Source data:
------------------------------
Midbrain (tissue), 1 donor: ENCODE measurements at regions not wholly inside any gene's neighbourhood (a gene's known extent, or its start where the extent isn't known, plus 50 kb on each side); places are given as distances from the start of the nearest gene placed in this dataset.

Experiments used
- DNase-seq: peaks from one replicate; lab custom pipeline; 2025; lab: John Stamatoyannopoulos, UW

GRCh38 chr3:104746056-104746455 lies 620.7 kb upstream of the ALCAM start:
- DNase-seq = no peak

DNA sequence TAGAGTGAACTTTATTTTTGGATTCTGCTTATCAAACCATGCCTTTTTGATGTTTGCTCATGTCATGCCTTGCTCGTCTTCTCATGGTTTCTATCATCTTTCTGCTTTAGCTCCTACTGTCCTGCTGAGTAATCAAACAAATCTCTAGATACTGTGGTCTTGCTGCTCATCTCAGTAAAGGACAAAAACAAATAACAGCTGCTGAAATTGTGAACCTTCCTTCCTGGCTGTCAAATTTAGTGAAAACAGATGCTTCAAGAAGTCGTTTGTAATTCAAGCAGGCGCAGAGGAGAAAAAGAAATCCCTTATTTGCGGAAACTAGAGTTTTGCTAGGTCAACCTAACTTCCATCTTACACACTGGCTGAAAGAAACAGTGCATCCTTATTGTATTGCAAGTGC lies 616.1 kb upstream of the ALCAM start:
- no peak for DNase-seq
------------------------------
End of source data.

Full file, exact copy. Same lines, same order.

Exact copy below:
Midbrain (tissue), 1 donor: ENCODE measurements at regions not wholly inside any gene's neighbourhood (a gene's known extent, or its start where the extent isn't known, plus 50 kb on each side); places are given as distances from the start of the nearest gene placed in this dataset.

Experiments used
- DNase-seq: peaks from one replicate; lab custom pipeline; 2025; lab: John Stamatoyannopoulos, UW

GRCh38 chr3:104746056-104746455 lies 620.7 kb upstream of the ALCAM start:
- DNase-seq = no peak

DNA sequence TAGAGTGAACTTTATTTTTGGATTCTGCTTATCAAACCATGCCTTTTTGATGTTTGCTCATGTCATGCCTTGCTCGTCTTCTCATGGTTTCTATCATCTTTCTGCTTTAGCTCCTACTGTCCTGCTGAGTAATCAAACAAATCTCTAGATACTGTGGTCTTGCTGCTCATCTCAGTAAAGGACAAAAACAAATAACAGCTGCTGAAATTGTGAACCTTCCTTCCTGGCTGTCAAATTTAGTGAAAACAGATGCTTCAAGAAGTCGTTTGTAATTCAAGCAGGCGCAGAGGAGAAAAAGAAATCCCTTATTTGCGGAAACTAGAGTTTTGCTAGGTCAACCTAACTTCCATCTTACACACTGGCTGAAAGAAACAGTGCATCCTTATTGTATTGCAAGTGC lies 616.1 kb upstream of the ALCAM start:
- no peak for DNase-seq